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					A Hitchhiker's Guide to the Internet

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Working on the Internet means sharing your office space with millions of
others. Here are a few tips for success in the global cyber-office.


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"Where do you work?"
"Planet Earth."
Sound familiar? No? Well, it should. More and more people are working
from home on the Internet, and there are two things you should know about
your office when you work on the Internet.
First, your office will be very, very small and very, very lonely, as I
chronicled in my <a
href="">"hermit" articles</a>.
Second, your office will be very, very big and full of many, many people
from every corner of the planet, mostly trying to sell things to each
other. That is because when you work from home, Planet Earth is your
office and theirs.
For instance, would you believe that a man on the Internet in the Ukraine
delivers the local <a href=""> weather
forecast</a> in Sydney to Chicago? So much for sticking your head out
the window.
I have a client in the UK who sells machine parts through a website
selling <a href="">ceramic & ball bearings</a>
to every country in the world ... except the UK, of course. Doesn't that
make the local hardware store redundant?
With so many clients crowding into my office, I could use some <a
relief techniques</a> around now.
<b>Office Politics in the Global Office</b>
My clients live on almost every continent, and the only thing that
occasionally gets in the way of seamless communication are time-zone
differences. (If Columbus would have minded his own business, we wouldn't
face even that challenge!)
What's more, my clients are not always English-speaking, and neither are
all of my clients' websites. Can you say <a href="http://www.dotcom-">netzwerk überwachung &
netzwerküberwachung</a>? I do search engine optimization in four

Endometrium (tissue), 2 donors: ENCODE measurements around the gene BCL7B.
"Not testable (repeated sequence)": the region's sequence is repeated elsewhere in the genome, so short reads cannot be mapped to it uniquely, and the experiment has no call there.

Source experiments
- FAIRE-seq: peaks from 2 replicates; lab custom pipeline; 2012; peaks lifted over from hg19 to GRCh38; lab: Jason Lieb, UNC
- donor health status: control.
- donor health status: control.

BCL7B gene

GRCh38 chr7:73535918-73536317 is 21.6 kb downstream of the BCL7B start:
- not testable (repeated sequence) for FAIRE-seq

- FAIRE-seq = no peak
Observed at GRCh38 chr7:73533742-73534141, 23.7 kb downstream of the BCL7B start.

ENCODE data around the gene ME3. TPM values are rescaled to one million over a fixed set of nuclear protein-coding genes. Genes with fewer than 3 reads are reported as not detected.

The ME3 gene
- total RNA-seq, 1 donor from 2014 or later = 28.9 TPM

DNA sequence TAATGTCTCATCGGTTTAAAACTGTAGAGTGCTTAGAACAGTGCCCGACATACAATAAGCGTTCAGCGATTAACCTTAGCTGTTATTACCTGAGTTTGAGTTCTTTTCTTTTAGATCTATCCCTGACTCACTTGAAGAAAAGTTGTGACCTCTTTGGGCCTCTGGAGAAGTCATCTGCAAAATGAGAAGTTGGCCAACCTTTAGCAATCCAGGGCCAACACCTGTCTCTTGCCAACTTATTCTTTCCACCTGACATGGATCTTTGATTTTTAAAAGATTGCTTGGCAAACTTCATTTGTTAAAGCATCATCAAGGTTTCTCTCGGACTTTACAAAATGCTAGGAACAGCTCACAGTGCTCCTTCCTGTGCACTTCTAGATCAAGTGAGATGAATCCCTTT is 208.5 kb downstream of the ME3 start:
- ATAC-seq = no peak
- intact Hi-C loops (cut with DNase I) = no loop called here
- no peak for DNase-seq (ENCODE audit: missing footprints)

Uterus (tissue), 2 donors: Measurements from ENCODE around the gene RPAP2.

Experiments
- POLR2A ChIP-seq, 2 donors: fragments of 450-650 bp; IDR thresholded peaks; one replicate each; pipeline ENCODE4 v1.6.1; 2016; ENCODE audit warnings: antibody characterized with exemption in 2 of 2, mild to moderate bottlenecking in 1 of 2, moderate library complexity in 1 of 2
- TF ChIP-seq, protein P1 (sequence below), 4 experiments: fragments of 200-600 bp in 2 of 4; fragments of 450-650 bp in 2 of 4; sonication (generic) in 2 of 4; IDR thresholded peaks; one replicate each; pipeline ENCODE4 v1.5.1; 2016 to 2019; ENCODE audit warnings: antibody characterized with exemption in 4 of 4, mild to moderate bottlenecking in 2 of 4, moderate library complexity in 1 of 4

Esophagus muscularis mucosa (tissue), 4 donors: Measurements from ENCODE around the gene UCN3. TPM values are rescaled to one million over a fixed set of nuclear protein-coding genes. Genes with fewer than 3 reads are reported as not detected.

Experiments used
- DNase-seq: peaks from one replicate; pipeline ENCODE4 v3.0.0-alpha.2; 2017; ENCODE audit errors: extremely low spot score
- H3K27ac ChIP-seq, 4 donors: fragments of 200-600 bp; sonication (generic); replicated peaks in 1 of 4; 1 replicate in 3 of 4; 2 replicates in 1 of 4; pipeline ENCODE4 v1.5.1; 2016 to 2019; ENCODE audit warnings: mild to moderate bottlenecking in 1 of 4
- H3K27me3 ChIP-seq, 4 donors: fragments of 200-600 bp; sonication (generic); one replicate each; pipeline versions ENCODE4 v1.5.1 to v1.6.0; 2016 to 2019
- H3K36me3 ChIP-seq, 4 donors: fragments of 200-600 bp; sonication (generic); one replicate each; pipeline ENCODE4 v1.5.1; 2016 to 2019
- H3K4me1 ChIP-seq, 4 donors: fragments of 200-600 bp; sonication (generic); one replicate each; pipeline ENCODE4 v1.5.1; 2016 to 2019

languages - English, French, Spanish and German - which tells you
something about the global office in which some of my clients sit.
But there is more than just language that makes the global office a
tricky workplace to navigate. Aside from the lack of water coolers and
washrooms, most of the world works in metric, but the biggest Internet
market works in imperial. So some customers won't know what a mile is,
and others won't know what a kilometer is.
And everybody spells funny to someone else. Is it honor or honour?
Center or centre? Folks or peeps?
Fortunately for me, I live in Canada. 95% of Canadians live within a
stone's throw of the US border. (They are all folks, by the way.) So we
officially learn to spell and to count the way the British do (but they
are still not peeps). Nevertheless, Americanisms sneak across the border
by osmosis, perhaps due to an attack dog budget shortfall at the illegal
aliens department.. At least I'll know what a mile is – it's that thing
people want to take when I give them an inch.
And what about currency? I make it simple. I use US dollars, because
that really is the currency of the Internet. But I also accept <a
href="">Paypal </a> payments, so anybody can input
their favorite currency and out pops US dollars on my end. I wish more
people would do that. I could use more dollars.
If none of that phases you, consider time zones. Just as a client in
Australia is waking up, your client in the United States is going to bed.
And how will they reach you when you are not in the office. Tools like
<a href="">email to phone</a> can help. So can
Nobody twenty years ago would have imagined that you and I could sit at
home and type words into a TV screen to make a comfortable living.
Welcome to my office – Planet Earth.
Hmm. Right now I am reading <i>The Hitchhiker's Guide to the
Galaxy</i>...I wonder if I can work from home on the Internet on any
other planets...